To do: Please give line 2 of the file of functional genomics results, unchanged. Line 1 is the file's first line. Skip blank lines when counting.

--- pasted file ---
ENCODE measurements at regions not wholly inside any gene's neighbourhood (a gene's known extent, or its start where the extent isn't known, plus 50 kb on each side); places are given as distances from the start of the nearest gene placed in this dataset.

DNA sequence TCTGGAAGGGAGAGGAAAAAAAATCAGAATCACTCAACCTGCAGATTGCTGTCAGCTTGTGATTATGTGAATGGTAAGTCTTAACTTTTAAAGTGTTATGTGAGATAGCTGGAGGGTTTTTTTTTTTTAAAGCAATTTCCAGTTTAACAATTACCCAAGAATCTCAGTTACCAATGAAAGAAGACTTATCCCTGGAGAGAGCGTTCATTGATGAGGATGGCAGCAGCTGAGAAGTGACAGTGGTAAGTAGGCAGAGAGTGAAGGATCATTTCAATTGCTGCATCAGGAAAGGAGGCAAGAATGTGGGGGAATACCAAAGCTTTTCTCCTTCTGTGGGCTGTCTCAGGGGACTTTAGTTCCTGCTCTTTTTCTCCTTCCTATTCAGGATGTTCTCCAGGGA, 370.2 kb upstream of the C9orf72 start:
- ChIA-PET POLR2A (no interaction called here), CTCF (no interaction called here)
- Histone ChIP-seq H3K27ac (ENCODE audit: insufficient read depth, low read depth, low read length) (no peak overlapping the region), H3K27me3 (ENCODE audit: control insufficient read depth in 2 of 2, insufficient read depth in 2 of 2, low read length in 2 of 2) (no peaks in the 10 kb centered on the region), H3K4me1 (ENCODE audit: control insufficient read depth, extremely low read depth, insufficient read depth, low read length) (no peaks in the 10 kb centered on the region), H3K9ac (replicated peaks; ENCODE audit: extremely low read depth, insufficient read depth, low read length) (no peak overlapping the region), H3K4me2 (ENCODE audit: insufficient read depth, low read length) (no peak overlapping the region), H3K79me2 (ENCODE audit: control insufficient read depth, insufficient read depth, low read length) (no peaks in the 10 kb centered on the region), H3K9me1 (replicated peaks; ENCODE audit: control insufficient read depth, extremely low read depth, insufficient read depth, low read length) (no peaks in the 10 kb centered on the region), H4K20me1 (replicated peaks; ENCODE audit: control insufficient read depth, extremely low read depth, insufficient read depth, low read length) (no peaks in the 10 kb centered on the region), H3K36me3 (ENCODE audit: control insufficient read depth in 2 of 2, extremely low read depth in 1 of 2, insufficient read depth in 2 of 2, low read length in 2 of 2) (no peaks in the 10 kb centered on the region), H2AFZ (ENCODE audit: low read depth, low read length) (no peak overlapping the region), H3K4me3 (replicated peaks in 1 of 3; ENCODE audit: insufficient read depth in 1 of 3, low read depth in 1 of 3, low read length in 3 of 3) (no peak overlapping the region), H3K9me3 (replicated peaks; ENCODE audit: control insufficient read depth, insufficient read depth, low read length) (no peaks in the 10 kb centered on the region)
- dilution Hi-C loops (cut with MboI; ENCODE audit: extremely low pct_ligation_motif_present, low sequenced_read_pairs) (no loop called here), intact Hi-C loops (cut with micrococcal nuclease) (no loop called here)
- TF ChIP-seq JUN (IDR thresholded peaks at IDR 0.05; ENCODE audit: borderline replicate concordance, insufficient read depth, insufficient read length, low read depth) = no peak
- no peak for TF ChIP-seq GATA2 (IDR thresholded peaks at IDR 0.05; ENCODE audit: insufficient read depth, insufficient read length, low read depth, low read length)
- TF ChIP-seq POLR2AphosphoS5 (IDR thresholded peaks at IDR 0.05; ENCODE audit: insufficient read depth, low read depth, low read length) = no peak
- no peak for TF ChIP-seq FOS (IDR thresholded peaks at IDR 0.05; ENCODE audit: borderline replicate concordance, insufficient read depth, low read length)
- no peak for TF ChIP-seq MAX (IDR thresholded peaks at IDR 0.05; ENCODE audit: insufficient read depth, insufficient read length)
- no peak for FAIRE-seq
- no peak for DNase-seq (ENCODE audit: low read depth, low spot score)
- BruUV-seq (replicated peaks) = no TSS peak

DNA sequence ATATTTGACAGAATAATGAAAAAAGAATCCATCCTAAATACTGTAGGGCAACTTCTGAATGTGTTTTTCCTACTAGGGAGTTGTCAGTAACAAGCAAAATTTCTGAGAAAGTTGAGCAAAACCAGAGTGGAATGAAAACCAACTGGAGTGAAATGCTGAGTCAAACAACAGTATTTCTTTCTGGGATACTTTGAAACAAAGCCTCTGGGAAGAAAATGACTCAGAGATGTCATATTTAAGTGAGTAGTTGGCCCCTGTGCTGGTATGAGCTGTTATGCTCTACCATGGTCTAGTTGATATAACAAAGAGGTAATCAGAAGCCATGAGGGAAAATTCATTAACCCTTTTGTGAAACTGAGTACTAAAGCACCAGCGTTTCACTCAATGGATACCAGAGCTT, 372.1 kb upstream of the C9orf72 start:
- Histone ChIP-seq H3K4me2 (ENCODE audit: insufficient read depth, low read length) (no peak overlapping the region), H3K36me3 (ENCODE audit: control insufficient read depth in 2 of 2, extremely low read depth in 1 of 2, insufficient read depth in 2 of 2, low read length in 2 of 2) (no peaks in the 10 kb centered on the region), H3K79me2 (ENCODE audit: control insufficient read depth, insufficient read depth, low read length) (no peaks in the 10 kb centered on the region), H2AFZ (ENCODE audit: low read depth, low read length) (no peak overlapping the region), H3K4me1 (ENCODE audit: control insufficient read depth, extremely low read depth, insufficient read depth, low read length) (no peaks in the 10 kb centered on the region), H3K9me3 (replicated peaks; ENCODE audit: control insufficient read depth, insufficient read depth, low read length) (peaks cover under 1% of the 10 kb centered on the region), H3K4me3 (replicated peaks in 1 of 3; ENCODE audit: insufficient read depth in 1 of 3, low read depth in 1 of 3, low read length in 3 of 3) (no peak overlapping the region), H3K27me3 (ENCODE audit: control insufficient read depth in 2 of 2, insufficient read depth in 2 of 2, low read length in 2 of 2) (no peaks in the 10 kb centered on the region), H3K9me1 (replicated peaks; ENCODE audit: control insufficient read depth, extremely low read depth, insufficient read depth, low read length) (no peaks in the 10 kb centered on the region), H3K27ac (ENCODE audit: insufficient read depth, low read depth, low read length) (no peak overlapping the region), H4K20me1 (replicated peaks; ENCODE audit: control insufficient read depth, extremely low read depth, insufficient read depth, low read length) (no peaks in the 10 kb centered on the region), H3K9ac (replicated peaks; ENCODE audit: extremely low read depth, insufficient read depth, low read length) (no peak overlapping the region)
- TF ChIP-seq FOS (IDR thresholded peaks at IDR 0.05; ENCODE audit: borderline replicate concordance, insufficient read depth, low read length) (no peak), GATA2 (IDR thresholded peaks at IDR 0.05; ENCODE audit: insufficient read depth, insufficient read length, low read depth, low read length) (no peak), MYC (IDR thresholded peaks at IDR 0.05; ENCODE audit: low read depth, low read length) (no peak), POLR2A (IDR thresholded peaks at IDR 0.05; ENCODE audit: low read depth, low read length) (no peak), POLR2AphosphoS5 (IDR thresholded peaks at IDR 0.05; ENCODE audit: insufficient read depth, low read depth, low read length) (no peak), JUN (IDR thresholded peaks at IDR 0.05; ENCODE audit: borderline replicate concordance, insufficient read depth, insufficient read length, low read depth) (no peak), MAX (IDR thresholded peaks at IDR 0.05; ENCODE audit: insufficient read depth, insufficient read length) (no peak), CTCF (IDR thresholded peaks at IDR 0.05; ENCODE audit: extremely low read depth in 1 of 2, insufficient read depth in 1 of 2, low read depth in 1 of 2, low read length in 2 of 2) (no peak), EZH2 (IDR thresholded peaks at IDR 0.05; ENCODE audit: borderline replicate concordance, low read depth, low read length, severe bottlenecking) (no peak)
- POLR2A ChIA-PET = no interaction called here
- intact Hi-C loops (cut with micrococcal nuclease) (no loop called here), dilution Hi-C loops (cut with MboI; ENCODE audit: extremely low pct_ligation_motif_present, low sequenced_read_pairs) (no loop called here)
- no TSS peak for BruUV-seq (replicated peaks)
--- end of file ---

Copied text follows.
DNA sequence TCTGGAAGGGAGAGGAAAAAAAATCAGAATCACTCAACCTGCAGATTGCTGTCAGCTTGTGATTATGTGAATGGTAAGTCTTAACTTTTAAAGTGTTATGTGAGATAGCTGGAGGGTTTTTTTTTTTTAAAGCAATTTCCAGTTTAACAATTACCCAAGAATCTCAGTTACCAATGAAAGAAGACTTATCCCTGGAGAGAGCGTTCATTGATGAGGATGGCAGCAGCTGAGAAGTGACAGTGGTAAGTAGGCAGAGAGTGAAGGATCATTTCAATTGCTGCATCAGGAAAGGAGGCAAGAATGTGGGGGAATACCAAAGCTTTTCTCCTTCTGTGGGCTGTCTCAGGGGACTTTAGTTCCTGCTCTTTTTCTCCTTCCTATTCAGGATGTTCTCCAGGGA, 370.2 kb upstream of the C9orf72 start: